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Reviewed by:
  • Act Like You Know: African-American Autobiography and White Identity
  • Jane Lazarre
Act Like You Know: African-American Autobiography and White Identity. By Crispin Sartwell. Chicago: Univ. of Chicago Press. 1998. x, 212 pp. Cloth, $43.00; paper, $17.00.

These provocative and compelling essays, radical politics in the form of scholarly discourse, constitute a broad critique of American racism. “[W]e make of you the sign of transgression itself,” Sartwell says, often speaking directly to blacks, the “objects” of his study. “We construct our pure moral agency by the exclusion of what we construct you to be: particular, appetitive, passionate, incapable of reason, incoherent” (89). In the writings of American slaves and of W. E. B. DuBois, Malcolm X, and Zora Neale Hurston, and in rap music, Sartwell finds a source of knowledge about whiteness, its history, its masks. He is pursuing nothing less than a deconstruction of the Western idea of objective science and scholarship, finding racist concepts, overt and subliminal, at the core. Nor can he escape the (white) observing eye, the analyst analyzing “them,” and he uses this consciousness to make his own identity and work problematic parts of the story. Sartwell’s changing tones and discourses—literary criticism, philosophy, feminist theory, autobiography—all harmonize toward the theme articulated by DuBois, writing about World War I in “Dusk of Dawn”: “As we saw the dead dimly through rifts of battle smoke and heard faintly the cursing and accusations of blood brothers, we darker men said: This is not Europe gone mad; this is not aberration or insanity; this is Europe; this seeming Terrible is the real soul of white culture—back of all culture—stripped and visible today” (84). Sartwell’s study of African American texts illuminates the ways in which minds under skin of any color will synthesize and repossess all sorts of cultural formulations. This is the human capacity that enriches traditions and defies polarizations found in dominations and purifications of all kinds. African American art and thought is a brilliant example of such preservation, compilation, and recreation. But Sartwell, at times, seems in danger of reinscribing the very dichotomies he seeks to dismantle. I found this contradiction to be the oddest thing about the work. His discussion of sexual desire and interracial sex, for instance, builds on the idea of “white folks as disembodied intellects and black folks as natural bodies” (106). He critiques such intrapsychic schemes, including his own desires, but then seems to universalize, presuming all whites look at blacks with “the mixture of fear and desire” (3) he experienced as a boy in Washington, D.C. I understand the truth of the abstraction, but surely recognition of differences in individual stories belongs to a work that posits autobiography as the subversive antidote to objectification. Still, Sartwell belongs to an increasing number of white writers and scholars willing to risk fragmentation, uncertainty, and even shame to see whiteness [End Page 598] as it is. The racial crisis of our national culture is personal, public, and epistemological, he tells us repeatedly, and racism, with the inescapable pain and anger it generates, is embedded in our work, our intellectual systems, our dreams. The story of a white critic and philosopher exploring himself in the interstices of his subject is both illuminating and brave.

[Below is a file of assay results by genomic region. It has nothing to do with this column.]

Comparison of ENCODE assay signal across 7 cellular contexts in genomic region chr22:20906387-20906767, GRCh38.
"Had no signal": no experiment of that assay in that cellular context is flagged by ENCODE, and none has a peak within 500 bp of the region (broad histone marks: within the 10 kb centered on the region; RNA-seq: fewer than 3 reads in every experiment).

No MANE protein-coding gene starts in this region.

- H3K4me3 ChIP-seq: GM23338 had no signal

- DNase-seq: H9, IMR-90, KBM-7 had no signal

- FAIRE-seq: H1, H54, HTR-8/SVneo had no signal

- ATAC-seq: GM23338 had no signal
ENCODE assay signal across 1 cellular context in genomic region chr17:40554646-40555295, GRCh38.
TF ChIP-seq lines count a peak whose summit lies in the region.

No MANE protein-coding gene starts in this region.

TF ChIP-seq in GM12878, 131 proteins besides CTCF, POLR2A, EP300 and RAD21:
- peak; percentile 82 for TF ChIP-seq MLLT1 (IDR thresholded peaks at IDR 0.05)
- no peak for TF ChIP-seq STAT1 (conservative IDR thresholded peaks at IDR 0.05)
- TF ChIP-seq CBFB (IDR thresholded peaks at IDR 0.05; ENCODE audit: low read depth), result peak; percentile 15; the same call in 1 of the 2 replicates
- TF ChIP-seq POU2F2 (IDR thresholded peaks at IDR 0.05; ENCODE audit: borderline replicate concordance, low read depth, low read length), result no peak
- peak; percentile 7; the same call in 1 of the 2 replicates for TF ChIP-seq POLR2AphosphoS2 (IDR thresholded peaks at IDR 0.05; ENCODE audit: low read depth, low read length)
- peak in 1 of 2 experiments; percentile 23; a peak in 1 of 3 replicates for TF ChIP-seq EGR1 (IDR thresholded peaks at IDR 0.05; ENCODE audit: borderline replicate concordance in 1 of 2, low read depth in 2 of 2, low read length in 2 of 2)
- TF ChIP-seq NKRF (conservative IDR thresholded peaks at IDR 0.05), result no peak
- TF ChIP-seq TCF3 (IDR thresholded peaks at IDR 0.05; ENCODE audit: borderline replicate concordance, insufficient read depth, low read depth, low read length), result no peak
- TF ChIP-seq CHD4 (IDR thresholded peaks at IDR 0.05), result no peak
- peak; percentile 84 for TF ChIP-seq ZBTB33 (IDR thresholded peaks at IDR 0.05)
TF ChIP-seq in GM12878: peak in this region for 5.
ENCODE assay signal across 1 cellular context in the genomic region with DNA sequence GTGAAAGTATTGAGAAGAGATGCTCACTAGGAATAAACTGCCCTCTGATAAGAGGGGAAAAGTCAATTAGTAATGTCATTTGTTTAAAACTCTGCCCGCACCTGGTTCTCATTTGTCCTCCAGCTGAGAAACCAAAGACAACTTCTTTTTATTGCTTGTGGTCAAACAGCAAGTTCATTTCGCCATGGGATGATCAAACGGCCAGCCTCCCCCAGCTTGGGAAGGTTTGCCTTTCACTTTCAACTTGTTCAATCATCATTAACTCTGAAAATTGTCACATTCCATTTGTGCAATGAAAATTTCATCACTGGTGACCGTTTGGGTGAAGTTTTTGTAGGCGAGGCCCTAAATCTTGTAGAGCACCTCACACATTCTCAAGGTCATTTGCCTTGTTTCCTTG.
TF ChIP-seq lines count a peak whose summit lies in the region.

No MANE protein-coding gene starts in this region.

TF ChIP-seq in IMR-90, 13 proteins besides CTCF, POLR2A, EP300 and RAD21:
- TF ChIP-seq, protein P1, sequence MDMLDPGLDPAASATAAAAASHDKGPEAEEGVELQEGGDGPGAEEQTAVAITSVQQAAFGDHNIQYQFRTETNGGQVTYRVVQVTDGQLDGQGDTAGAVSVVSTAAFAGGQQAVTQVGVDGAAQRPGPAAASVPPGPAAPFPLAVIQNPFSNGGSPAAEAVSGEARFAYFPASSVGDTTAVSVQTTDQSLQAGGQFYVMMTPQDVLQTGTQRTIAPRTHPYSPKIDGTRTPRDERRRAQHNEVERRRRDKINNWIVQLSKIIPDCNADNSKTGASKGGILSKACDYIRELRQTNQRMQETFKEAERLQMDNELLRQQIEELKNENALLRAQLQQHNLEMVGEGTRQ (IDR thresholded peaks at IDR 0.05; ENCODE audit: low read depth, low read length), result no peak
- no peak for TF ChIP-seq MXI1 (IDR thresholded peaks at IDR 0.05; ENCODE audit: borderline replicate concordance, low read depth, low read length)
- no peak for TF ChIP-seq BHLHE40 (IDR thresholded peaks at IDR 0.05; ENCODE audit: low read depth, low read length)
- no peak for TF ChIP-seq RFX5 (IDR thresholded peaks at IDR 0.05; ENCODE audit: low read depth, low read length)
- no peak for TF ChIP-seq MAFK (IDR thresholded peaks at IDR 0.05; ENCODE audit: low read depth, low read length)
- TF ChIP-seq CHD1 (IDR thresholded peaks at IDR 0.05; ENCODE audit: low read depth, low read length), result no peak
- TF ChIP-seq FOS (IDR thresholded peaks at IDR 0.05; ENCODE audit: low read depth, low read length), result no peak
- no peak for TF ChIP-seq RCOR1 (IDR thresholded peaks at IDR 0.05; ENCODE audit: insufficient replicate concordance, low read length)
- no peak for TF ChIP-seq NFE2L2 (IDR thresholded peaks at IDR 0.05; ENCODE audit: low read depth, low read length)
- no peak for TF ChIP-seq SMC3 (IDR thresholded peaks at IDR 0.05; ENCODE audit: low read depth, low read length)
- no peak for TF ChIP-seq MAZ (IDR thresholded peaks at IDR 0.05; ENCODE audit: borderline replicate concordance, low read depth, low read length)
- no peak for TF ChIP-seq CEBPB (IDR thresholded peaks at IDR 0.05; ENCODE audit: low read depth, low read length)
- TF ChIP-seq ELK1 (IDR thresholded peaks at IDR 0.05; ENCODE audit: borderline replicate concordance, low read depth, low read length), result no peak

Jane Lazarre
The New School University

Additional Information

Print ISSN
pp. 598-599
Launched on MUSE
Open Access
Archive Status
Archived 2005
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